Report Shows BLM’s Prized Conservation Lands Struggle without Adequate Funding

Oct 21, 2015
In a new report, the third in a series, The Wilderness Society recommends that Congress and the Administration take stronger measures to protect America’s National Conservation Lands.

Managed by the U.S. Bureau of Land Management (BLM), National Conservation Lands were established in 2000 to conserve, protect and restore nationally significant lands recognized for their outstanding cultural, ecological and scientific values. 

The 30 million acres of National Conservation Lands are natural and cultural treasures, and include National Monuments, National Conservation Areas, Wilderness Areas, Wilderness Study Areas, Wild and Scenic Rivers, National Scenic and Historic Trails and other protected places.

The Wilderness Society’s Third Assessment found improvements in planning, protection of wild lands and visitor management over the past five years and over the 15 years since the creation of the system and the corresponding evaluations by The Wilderness Society.  Now, nearly all designated Conservation Lands are better known and appreciated by the public. However, the lack of adequate funding for National Conservation Lands continues to hamper BLM’s ability to improve leadership, increase law enforcement, restore ecosystem health and protect cultural resources.

For example, fragile archaeological sites and rock art around both the Red Rock Canyon National Conservation Area in Nevada and the Sonoran Desert National Monument in Arizona are continually vandalized due to a lack of law enforcement and poorly managed off-road vehicle uses near these cultural sites.  Although designated almost 20 years ago, the Grand Staircase-Escalante National Monument in southern Utah still does not have a grazing management plan, forcing the agency to rely on management plans from the early 1980s.  Other problems in these areas include lack of consistent leadership and persistent habitat fragmentation by roads, as well as inadequate inventories of cultural resources, special status species or non-native, invasive species. These consistent problems keep BLM from coming up with needed protective management strategies.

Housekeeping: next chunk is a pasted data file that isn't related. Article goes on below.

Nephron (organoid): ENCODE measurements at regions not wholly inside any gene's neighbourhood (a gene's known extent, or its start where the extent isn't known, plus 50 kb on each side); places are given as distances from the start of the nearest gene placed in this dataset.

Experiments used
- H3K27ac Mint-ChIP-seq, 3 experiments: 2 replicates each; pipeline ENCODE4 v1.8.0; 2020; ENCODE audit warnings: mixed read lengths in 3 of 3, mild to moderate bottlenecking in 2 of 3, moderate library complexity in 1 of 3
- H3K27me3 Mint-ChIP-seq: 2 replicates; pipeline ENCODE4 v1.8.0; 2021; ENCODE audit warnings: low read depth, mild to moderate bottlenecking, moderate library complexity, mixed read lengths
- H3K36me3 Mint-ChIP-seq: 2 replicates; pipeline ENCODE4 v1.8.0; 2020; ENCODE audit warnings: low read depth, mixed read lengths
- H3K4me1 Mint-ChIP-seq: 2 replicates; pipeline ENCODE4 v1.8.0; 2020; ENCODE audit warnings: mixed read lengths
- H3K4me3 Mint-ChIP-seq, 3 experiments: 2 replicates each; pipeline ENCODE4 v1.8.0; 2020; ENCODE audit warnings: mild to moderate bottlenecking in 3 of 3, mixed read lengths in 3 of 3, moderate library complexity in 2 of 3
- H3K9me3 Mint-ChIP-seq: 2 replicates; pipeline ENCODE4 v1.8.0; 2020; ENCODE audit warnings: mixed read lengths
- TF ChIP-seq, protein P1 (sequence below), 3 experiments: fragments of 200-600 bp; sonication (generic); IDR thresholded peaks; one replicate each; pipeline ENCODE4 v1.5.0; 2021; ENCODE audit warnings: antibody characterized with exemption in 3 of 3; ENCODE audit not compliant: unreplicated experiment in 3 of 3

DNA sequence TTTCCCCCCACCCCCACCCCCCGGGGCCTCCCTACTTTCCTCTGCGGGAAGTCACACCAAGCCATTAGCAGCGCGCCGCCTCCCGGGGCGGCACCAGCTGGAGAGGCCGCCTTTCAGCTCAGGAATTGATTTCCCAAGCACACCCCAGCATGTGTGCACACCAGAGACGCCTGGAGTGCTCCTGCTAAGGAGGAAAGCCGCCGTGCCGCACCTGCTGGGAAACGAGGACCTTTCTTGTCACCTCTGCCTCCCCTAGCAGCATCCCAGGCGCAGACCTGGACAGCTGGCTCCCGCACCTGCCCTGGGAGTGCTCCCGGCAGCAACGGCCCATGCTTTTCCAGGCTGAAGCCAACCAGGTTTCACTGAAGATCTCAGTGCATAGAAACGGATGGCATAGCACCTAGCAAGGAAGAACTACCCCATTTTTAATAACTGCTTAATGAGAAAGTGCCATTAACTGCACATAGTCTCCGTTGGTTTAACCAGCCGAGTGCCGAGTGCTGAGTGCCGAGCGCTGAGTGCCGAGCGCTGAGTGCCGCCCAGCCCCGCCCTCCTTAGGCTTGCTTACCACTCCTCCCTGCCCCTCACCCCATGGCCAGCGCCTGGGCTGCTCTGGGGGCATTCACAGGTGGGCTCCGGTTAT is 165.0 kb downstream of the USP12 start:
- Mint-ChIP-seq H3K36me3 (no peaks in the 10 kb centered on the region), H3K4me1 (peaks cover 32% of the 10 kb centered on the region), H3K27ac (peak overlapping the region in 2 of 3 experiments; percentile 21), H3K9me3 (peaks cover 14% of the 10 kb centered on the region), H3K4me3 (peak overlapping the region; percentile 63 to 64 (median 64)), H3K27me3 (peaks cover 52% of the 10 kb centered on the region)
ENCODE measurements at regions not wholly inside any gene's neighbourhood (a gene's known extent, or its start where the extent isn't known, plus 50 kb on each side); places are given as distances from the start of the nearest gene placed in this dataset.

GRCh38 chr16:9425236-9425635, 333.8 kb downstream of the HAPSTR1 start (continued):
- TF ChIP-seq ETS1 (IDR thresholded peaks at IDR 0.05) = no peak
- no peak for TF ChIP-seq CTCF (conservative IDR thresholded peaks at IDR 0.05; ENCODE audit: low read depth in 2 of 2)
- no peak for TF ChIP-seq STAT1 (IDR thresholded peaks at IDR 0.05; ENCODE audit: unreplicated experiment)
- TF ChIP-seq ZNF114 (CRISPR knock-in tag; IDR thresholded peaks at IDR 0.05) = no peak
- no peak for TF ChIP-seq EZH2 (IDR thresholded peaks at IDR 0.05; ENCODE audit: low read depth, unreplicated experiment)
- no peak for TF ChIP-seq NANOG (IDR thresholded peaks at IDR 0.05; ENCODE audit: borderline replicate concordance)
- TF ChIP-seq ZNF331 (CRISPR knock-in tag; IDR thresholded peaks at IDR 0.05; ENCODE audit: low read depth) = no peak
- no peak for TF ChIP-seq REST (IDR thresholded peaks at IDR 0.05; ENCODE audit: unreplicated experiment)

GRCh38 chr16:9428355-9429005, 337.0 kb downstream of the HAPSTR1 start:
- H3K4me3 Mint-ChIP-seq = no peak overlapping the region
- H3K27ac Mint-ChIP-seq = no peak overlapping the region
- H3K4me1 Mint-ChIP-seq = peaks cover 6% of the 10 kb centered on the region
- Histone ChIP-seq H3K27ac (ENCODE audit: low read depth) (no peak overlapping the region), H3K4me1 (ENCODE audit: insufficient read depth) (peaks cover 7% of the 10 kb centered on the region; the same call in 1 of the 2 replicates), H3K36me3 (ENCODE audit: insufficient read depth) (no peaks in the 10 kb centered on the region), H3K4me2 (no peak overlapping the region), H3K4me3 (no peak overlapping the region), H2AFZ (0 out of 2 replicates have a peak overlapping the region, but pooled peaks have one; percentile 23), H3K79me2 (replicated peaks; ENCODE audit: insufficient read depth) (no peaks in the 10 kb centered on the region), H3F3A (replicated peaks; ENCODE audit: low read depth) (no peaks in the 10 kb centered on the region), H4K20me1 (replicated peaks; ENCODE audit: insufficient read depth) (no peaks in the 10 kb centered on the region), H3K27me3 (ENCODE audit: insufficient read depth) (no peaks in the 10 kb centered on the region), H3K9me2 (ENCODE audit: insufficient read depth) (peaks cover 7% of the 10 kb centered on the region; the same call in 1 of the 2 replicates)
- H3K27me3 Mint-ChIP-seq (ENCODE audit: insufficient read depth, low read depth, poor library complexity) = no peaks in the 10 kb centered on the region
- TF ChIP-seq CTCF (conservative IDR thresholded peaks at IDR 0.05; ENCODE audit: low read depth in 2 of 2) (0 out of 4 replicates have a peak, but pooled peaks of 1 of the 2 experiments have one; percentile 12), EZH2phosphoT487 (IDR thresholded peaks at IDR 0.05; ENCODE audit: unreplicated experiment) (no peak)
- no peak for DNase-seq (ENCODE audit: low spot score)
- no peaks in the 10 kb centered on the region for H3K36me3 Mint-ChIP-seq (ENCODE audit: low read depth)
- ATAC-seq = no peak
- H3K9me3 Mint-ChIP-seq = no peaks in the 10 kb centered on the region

“Our BLM conservation lands face continuous threats – ranging from underfunding to complete defunding to threats of undoing the system altogether, as well as development of backcountry areas and damage to our shared heritage of cultural resources,” said Nada Culver, Director of the BLM Action Center at The Wilderness Society. “It’s high time our elected leaders start listening to the American people, who want to protect the cultural treasures, wildlife and clean air and water that make our public lands the premier destinations for visitors from around the world.”

Examples of National Conservation Lands managed by BLM include:

  • The Iditarod Trail in Alaska, used by thousands of winter recreation enthusiasts, subsistence hunters, inter-village travelers and long-distance winter races.
  • The Canyons of the Ancients National Monument in southwest Colorado near Mesa Verde National Park, which contains the greatest known density of archaeological sites in the United States.
  • The Bisti/De-Na-Zin Wilderness Area in New Mexico, a landscape of visually stunning badlands and hoodoos.
  • The Upper Missouri River Breaks National Monument in Montana, a living museum of the historic Lewis and Clark expedition across the Northwest.

In The Wilderness Society’s “Third Assessment Report,” the group urges Congress and the Administration to improve management for the National Conservation Lands by:

  • Prioritizing landscape restoration and fostering ecosystem and species health, along with reducing the impact of roads and development on wildlife habitat and wildness.
  • Increasing BLM’s budget to improve law enforcement, leadership and actual management across all National Conservation Lands.
  • Expanding the National Conservation Lands to include all important and still unprotected BLM managed landscapes and waterbodies across the West.

“There are some in Congress, such as House Natural Resources Committee Chairman Rob Bishop, who believe the National Conservation Lands to be ‘unnecessary’ and have proposed to defund the System entirely,” said Culver. “This report shows the need for the opposite. We need more funding and better management of our BLM conservation lands to provide the American people with more access to hunting, fishing, camping, research, restoration and for cleaner air and water throughout the West.”

The Wilderness Society is the leading conservation organization working to protect wilderness and inspire Americans to care for our wild places. Founded in 1935, and now with more than 700,000 members and supporters, The Wilderness Society has led the effort to permanently protect 109 million acres of wilderness and to ensure sound management of our shared national lands.